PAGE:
March 29th, 2011
05:20 PM ET

Workers endure austere conditions in averting nuclear disaster

Tokyo (CNN) - They sleep anywhere they can find open space - in conference rooms, corridors, even stairwells. They have one blanket, no pillows and a leaded mat intended to keep radiation at bay.

They eat only two meals each day - a carefully rationed breakfast of 30 crackers and vegetable juice and for dinner, a ready-to-eat meal or something out of a can.They clean themselves with wet wipes, since the supply of fresh water is short.

These are the grueling living conditions for the workers inside Japan's crippled Fukushima Daiichi nuclear power plant. They've been hailed as heroes risking their lives by braving high levels of radiation as they work to avert a nuclear meltdown.

But until now, the outside world has known little about the workers' routine.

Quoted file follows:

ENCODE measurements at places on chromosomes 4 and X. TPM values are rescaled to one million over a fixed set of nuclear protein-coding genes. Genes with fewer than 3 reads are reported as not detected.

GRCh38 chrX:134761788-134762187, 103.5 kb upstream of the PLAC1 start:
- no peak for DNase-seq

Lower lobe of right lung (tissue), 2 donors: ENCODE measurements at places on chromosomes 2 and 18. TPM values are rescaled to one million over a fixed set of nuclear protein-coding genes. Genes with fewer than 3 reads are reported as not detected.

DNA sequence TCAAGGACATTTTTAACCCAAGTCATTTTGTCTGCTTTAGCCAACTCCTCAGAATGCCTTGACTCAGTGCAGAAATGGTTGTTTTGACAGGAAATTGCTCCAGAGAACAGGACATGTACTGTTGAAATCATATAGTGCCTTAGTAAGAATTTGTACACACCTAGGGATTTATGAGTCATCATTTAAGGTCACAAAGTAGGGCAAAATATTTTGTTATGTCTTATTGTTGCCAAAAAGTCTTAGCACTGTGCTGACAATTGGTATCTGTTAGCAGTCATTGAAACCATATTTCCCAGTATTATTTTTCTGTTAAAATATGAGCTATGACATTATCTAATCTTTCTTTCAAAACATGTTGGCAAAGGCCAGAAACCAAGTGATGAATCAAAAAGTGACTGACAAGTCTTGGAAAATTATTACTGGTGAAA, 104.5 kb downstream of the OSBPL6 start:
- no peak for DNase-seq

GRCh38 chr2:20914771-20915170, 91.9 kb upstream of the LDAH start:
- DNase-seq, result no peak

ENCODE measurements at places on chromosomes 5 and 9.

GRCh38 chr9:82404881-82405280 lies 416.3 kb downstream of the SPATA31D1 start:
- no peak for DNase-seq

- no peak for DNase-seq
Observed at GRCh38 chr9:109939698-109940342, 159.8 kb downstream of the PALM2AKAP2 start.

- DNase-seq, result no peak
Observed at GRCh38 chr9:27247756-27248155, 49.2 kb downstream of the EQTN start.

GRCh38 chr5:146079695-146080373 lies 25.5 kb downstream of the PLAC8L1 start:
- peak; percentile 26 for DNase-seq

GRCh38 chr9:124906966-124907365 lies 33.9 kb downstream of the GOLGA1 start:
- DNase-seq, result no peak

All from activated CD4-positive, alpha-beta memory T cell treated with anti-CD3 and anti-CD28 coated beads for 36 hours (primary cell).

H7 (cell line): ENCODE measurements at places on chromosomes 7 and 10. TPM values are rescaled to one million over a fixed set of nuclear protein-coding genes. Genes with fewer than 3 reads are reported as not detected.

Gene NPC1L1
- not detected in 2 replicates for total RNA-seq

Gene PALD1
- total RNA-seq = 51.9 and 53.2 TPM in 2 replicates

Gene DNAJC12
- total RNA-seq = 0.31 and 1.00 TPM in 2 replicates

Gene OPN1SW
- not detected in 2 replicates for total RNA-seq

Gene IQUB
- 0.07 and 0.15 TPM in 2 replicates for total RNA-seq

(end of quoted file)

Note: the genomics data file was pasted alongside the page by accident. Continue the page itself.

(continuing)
Full story

Filed under: 360° Radar • 360º Follow
soundoff (One Response)
  1. Annie Kate

    I feel for these workers – the routine is relentless; the worry about their families must be just as relentless; and their fear of being impacted negatively by the radiation has to be huge. I hope there is a psychologist/psychiatrist available to the workers in their off hours to talk to if the worker feels the need – it could help mitigate mental & emotional problems later when they probably all will have PTSD in some form or another. I would also think that the government could assign some people to find the families of these workers so they can give reassuring news to the workers whose families are ok. These brave people are risking their lives every second they stay in near proximity to the reactors; helping them cope is the least that can be done for them. I admire these people tremendously for staying with the job and I hope that in the end any health or emotional problems will be able to be dealt with in a successful manner.

    March 29, 2011 at 9:27 pm |